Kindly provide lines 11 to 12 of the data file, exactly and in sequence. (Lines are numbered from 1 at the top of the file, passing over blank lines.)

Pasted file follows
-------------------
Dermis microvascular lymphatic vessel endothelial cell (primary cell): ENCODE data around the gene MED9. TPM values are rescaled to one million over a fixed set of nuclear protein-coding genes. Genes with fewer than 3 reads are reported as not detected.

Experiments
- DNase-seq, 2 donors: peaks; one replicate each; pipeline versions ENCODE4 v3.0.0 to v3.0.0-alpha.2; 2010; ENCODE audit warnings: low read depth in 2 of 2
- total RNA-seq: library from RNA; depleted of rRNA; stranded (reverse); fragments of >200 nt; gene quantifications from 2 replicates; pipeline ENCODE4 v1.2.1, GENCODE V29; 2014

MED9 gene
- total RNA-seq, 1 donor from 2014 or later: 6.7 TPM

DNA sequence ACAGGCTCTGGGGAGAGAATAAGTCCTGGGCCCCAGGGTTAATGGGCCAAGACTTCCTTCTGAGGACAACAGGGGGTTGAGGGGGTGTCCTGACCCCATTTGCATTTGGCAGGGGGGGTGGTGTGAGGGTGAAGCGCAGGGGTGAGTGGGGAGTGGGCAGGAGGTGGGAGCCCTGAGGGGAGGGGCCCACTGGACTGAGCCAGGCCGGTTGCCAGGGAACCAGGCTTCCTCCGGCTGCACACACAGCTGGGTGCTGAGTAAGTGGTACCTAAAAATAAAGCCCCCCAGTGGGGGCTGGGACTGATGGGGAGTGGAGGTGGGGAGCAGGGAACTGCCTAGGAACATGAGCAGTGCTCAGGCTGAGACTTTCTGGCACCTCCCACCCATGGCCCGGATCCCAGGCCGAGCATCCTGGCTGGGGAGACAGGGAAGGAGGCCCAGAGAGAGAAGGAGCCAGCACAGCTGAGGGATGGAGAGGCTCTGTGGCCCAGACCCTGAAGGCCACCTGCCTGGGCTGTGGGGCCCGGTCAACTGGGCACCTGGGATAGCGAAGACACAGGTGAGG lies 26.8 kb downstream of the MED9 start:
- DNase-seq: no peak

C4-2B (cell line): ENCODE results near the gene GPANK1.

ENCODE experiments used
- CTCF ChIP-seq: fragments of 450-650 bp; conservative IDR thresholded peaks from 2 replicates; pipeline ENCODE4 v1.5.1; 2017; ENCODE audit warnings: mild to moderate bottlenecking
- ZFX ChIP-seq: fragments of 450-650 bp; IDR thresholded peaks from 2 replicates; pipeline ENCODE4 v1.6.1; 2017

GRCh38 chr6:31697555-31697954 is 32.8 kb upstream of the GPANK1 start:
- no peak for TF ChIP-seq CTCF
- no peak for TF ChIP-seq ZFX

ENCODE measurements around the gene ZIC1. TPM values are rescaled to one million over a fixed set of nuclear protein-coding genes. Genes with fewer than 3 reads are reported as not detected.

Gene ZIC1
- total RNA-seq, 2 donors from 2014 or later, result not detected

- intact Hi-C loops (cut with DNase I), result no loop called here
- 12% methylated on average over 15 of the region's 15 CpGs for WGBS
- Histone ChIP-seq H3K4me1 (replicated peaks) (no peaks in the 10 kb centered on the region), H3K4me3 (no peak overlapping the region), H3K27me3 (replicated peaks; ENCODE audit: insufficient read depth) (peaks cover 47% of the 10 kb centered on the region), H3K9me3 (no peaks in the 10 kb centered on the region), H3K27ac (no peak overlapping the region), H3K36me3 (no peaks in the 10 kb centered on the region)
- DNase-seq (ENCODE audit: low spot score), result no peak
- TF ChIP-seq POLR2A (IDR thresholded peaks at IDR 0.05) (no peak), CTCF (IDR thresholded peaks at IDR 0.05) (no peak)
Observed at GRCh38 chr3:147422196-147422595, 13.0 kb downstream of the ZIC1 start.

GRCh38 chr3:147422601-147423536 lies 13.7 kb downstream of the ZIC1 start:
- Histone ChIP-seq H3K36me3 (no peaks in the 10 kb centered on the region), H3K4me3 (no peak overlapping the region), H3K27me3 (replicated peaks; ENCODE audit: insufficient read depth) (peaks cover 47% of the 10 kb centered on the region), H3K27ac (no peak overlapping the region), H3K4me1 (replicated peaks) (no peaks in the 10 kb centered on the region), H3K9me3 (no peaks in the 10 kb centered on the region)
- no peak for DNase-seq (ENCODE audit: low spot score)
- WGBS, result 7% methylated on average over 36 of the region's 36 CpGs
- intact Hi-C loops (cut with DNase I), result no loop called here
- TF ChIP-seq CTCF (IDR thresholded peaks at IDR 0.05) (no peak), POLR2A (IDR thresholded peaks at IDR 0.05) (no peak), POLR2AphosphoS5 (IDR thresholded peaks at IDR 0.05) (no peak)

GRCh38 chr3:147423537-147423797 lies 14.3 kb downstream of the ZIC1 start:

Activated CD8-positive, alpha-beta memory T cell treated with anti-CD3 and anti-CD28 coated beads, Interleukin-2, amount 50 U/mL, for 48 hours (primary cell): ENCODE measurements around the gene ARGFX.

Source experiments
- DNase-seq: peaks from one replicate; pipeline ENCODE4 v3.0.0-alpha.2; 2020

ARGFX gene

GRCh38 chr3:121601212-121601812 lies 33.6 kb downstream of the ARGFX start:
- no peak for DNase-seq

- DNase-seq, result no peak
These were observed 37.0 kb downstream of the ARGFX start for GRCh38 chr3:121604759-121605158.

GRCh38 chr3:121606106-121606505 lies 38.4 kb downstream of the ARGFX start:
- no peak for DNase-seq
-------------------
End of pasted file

- CTCF ChIP-seq: fragments of 450-650 bp; conservative IDR thresholded peaks from 2 replicates; pipeline ENCODE4 v1.5.1; 2017; ENCODE audit warnings: mild to moderate bottlenecking
- ZFX ChIP-seq: fragments of 450-650 bp; IDR thresholded peaks from 2 replicates; pipeline ENCODE4 v1.6.1; 2017